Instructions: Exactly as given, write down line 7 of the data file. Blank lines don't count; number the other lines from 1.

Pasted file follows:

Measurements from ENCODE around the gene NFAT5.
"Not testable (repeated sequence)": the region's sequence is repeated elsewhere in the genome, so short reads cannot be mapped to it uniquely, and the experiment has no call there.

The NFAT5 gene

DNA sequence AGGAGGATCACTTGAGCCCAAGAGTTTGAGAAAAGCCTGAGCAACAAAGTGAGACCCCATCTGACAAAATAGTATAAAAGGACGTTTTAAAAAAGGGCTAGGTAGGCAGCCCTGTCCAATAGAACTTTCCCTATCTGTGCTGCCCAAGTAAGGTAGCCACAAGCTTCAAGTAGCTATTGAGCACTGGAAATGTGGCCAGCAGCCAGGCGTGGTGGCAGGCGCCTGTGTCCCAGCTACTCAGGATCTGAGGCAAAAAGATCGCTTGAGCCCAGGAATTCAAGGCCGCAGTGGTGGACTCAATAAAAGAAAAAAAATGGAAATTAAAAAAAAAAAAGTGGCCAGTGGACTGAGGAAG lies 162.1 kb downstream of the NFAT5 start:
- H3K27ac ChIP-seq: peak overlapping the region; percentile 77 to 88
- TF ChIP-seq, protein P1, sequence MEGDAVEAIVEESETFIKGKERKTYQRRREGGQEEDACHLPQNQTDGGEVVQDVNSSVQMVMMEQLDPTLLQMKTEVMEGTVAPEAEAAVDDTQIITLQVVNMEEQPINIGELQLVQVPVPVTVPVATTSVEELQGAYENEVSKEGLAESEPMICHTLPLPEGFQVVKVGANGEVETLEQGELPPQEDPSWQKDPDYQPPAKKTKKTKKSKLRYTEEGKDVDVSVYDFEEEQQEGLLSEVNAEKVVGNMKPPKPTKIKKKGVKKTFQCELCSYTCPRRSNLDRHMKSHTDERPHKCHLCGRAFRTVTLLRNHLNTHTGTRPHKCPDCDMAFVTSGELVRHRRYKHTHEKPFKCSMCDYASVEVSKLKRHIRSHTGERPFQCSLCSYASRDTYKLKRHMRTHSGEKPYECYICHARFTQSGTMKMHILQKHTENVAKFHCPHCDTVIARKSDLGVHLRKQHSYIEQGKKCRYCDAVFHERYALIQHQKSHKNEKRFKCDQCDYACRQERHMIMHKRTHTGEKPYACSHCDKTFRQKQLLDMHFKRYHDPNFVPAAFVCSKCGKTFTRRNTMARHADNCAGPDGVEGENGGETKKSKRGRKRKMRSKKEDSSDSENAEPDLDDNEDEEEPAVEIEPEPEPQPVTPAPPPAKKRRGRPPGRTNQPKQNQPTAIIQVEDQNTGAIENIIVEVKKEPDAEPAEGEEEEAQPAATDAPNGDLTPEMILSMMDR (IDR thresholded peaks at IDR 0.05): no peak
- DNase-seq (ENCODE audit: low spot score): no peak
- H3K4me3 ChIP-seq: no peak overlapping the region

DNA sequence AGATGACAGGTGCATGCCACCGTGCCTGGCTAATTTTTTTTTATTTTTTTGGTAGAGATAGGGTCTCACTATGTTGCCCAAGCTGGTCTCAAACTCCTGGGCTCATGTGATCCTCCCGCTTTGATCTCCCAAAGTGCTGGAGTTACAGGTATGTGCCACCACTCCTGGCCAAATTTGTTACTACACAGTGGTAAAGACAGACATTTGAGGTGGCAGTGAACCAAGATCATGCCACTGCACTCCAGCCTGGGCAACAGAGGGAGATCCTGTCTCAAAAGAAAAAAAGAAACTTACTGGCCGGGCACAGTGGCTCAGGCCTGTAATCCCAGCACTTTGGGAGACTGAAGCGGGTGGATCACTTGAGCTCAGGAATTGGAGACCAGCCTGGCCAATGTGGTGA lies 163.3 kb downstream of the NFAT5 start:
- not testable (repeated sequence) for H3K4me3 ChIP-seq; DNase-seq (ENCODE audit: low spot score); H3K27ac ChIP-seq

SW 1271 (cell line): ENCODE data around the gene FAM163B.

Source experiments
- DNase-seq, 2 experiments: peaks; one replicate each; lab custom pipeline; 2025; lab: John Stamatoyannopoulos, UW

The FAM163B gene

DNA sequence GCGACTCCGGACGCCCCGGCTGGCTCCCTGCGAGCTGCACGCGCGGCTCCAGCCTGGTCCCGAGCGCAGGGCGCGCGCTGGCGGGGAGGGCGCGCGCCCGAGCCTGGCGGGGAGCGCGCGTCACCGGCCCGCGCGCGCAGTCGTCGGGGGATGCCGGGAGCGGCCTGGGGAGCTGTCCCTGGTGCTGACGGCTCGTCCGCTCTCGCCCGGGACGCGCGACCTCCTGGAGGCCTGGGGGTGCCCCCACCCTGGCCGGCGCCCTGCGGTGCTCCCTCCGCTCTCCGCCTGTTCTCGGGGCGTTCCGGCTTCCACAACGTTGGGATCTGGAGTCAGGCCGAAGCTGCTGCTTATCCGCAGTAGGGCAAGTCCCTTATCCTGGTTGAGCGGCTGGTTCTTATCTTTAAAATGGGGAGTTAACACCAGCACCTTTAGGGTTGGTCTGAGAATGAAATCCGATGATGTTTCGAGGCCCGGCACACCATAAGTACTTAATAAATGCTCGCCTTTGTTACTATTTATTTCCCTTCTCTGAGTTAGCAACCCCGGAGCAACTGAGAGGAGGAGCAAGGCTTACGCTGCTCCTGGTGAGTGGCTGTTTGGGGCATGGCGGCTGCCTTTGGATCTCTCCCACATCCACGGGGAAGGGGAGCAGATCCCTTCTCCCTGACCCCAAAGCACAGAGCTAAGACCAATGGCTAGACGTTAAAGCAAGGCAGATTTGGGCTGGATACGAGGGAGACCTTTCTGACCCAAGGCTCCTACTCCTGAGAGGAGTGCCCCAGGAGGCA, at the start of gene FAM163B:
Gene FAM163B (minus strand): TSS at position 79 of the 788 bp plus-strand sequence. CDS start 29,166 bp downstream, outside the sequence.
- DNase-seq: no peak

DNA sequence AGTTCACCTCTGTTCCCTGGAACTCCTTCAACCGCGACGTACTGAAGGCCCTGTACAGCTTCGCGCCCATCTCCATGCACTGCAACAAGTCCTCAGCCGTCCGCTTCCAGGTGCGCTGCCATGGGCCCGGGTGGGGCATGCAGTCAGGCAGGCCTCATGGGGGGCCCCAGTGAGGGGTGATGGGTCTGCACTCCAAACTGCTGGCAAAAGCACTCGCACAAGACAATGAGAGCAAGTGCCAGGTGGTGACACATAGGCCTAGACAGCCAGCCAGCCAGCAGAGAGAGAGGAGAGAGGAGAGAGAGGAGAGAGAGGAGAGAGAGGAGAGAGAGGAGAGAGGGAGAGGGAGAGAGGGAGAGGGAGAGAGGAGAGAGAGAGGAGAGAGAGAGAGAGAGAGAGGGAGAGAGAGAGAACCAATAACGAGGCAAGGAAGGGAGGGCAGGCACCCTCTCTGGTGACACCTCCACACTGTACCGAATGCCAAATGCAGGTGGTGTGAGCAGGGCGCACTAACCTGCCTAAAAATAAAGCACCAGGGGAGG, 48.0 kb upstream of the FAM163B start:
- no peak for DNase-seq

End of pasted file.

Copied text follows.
- DNase-seq (ENCODE audit: low spot score): no peak